In our latest FIELD blog, social scientist Beth recounts a group visit to the Yorkshire Museum of farming to find out more about how the FIELD historians track down information for their research.
On a chilly December day, eight of the FIELD team visited the Yorkshire Museum of Farming at Murton Park, to get a feel for how the data used by the historians within the project is identified and analysed. This had resulted from a discussion of methods at our last face to face meeting, as well as a long list of questions we as social scientists had generated surrounding the historical development and management of BVD and lameness. The historians had pointed out that these questions were the aim of their cluster for the entire 4 years of FIELD and not the first few month, so needless to say more of an education for the rest of the team was not needed, especially for those of us who had not worked with historians before (and were guilty of putting together the questions).
The trip kicked off with a visit to the nearby York Auction Mart to get a feel for sales and the intracies involved in livestock, and to have the projects first full encounter with a range of stakeholders we will be encountering during the project. It also emphasised the subtleties involved in the sales process and the community spirt of those visiting (both buyers and sellers), which was brilliantly emphasised by the round of teas and extremely festive accompaniment of mince pies that did the rounds midway through the sales!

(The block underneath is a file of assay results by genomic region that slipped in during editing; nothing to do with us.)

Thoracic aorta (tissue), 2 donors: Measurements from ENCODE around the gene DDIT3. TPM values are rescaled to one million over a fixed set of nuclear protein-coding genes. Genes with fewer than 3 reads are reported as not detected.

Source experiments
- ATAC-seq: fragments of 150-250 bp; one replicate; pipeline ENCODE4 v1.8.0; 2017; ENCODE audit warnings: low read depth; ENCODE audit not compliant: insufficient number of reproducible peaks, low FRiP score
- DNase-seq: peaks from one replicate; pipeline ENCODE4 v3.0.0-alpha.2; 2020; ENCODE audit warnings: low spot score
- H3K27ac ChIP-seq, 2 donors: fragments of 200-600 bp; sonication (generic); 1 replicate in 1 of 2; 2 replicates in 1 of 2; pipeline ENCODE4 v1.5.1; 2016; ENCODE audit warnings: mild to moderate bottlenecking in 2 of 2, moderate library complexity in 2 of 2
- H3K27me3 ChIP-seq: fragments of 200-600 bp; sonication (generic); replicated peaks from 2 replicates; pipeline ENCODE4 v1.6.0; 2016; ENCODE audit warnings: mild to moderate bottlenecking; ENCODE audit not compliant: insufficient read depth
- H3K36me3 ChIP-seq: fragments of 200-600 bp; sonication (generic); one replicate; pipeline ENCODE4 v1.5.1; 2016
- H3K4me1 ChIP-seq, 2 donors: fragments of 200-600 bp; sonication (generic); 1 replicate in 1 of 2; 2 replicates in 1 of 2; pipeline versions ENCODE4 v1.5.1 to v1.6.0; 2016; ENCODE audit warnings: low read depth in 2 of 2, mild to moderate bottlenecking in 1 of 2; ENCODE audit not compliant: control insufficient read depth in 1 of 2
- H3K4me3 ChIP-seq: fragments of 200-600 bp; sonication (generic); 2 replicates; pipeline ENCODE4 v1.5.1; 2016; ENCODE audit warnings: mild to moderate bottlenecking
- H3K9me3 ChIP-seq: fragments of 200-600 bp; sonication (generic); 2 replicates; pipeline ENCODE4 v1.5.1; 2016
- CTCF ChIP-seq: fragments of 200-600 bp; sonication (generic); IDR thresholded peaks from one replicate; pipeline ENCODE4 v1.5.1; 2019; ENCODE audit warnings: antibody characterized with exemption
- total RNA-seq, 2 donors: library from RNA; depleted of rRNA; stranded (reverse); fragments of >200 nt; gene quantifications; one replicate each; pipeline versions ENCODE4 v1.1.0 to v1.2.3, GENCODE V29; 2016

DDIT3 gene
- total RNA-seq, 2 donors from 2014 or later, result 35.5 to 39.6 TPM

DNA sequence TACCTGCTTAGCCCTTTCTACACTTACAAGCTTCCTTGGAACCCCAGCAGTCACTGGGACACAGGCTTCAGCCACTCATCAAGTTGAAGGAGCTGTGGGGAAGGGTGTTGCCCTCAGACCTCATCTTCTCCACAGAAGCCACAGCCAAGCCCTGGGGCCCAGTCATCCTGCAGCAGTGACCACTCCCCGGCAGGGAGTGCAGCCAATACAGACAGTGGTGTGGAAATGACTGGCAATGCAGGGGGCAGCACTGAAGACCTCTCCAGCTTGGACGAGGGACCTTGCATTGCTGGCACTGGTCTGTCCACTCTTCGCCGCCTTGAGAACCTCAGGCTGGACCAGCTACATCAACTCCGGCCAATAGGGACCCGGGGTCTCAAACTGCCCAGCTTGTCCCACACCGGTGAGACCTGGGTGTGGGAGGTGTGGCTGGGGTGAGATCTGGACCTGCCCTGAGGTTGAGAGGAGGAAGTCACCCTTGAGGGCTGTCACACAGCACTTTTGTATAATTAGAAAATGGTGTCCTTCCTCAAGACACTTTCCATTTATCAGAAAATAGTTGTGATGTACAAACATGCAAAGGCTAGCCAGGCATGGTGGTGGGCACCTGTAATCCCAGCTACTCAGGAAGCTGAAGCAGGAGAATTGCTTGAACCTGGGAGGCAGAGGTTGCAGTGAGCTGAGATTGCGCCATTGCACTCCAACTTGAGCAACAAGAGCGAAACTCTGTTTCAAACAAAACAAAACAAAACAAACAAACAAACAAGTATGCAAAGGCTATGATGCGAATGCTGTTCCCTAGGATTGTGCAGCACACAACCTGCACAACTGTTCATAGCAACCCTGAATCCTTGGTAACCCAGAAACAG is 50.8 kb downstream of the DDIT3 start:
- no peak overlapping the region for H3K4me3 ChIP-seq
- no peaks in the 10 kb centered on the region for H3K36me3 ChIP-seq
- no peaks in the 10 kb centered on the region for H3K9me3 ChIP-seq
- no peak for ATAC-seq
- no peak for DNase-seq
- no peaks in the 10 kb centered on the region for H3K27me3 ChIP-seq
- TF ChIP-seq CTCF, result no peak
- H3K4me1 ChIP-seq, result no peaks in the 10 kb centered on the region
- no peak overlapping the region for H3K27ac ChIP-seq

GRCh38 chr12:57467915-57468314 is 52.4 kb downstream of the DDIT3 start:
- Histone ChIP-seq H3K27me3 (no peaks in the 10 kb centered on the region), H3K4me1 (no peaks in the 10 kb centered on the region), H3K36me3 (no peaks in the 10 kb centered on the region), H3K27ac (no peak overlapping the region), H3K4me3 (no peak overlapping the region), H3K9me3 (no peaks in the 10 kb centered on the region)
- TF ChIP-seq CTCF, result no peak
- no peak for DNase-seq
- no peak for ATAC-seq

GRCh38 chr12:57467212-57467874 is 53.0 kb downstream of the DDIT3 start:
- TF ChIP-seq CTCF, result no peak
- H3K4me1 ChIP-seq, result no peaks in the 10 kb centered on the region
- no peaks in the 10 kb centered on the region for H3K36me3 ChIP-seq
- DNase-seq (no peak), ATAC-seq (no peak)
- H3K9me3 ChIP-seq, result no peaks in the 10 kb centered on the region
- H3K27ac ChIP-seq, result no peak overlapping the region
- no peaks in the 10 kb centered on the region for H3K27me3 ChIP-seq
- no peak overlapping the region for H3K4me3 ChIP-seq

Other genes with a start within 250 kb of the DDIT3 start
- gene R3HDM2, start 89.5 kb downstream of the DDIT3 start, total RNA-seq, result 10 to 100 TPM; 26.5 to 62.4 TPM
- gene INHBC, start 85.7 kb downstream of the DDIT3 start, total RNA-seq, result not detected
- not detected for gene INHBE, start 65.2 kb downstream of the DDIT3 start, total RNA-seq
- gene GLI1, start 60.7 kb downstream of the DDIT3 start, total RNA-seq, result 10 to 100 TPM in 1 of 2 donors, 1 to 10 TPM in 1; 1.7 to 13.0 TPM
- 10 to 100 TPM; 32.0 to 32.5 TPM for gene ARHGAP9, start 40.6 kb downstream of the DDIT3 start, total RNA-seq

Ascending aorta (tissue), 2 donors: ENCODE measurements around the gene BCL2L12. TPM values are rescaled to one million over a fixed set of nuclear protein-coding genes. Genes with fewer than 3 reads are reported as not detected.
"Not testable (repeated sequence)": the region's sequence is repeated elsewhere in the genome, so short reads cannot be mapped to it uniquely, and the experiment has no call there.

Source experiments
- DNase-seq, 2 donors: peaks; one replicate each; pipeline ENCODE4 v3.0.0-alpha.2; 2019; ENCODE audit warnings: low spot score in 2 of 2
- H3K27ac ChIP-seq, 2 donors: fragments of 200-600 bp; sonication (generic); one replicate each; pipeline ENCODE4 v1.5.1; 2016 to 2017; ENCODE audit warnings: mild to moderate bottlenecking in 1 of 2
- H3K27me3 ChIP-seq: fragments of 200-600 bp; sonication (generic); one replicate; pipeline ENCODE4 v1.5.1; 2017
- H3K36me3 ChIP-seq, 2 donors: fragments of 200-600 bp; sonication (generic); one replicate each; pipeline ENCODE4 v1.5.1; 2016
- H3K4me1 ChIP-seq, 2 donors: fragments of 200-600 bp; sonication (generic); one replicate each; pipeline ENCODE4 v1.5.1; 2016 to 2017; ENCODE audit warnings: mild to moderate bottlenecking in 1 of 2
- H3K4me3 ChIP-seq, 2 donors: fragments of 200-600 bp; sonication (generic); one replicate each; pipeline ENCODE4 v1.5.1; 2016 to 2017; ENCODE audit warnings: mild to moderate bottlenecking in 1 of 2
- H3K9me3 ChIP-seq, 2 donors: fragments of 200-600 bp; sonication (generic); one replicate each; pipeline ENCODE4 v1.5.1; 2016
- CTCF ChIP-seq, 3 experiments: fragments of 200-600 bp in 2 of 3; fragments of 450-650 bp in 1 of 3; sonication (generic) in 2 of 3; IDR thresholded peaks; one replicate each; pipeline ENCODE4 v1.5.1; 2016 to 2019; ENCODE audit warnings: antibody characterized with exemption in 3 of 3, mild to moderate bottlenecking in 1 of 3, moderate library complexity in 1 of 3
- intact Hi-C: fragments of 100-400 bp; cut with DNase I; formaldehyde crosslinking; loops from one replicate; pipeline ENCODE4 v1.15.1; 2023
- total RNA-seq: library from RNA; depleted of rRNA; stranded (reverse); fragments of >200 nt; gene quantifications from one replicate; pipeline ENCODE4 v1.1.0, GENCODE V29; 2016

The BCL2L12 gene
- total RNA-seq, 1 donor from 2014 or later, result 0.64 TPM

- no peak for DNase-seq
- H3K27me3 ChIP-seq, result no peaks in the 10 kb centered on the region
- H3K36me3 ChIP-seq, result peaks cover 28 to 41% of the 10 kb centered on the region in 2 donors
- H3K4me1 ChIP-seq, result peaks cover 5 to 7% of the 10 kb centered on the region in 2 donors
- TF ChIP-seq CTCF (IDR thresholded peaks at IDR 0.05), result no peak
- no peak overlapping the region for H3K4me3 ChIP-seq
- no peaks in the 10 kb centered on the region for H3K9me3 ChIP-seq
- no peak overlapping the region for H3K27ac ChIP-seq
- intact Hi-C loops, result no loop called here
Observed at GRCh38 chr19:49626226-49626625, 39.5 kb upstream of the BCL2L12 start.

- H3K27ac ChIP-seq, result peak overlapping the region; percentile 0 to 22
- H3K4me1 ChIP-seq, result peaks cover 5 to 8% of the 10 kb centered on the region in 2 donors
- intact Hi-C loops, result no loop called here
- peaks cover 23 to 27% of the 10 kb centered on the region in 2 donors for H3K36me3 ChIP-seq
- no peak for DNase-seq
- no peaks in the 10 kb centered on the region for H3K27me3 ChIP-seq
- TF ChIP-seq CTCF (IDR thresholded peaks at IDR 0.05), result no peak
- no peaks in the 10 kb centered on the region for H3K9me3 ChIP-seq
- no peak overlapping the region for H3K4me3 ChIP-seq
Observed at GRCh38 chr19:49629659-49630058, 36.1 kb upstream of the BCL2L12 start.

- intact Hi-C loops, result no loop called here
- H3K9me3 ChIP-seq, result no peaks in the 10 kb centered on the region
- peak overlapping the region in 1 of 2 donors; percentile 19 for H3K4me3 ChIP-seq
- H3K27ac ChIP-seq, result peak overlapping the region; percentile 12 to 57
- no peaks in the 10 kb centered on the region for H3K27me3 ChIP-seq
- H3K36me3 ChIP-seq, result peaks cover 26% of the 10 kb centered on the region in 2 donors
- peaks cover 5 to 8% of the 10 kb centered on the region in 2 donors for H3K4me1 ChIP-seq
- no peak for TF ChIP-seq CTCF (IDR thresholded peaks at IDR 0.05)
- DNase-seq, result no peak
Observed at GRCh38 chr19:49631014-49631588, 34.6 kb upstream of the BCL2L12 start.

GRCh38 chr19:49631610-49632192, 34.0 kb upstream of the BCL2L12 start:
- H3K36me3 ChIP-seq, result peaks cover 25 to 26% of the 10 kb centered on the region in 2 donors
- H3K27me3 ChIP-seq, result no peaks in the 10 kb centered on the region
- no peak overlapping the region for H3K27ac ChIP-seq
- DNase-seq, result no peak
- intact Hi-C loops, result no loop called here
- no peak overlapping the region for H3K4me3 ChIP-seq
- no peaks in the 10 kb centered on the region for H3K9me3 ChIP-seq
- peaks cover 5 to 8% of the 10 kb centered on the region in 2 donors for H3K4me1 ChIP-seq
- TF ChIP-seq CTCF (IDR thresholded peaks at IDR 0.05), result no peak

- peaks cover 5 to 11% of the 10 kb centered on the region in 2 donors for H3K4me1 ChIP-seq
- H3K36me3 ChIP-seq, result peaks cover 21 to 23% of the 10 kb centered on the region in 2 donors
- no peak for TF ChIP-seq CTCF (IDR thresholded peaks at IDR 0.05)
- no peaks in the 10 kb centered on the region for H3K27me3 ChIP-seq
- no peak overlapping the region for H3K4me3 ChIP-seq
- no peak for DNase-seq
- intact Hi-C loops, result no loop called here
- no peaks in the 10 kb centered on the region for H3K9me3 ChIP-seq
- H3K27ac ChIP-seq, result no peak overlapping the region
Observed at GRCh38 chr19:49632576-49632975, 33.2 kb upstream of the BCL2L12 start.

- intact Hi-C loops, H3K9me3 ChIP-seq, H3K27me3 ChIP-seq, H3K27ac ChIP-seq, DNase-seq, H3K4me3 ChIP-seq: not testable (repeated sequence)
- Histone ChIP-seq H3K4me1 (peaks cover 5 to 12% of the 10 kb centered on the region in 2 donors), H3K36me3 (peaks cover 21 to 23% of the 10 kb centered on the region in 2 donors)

Some of the boxes of materials to explore at Murton Park
Following a hearty roast dinner at the auction mart we headed back to thr museum to explore the treasure trove of materials that the museum hosts. It was clear from a quick you of the archives that there is a whole host of materials to choose from in relation to agriculture. This ranged from texrbook, video, reports, diaries, minutes and magazines, including the articles, letters and adverts contained within them. Karen then set each of us to work with a different type of material to see what we could learn from it.
What this exercise demonstrated was how time consuming process this. Not only do you have to decide on where to start amongst the mountain of material available, you then need to carefully go through this to identify the parts relevant to your researach question. Whilst doing this, you also need to bear in mind how credible a source of informaiton your document is, and what was happening in society at the time to provide some background for the events and information described. What the exercise also highlighted was how focused you need to be and I myself was very guilty of going of on tangents and admiring many other topics of interest outside the scope of FIELD.
Just a few of the books available at Murton Park
Yet another set of shelves full of documents to read
Of course, no trip to a museum would be complete without a tour of the exhibits and this didn't disappoint either, with a host of tractors, sheep and a fab veterinary exhibit including James Herriot surgery!
A case of veterinary medicine on display - there are some interesting items in this!
It is safe to say the days experience has given us non-historians an appreciation of the time taken to conduct historical research and just the sheer volume and range of materials they have available to them. The items available at Murton Park is just one example of the archives they have available to them, and there is likely to be plenty of material yet to be discovered! I have a feeling that the historians will be spending plenty of time here over the upcoming months identifying - and hopefully we'll get to go back too!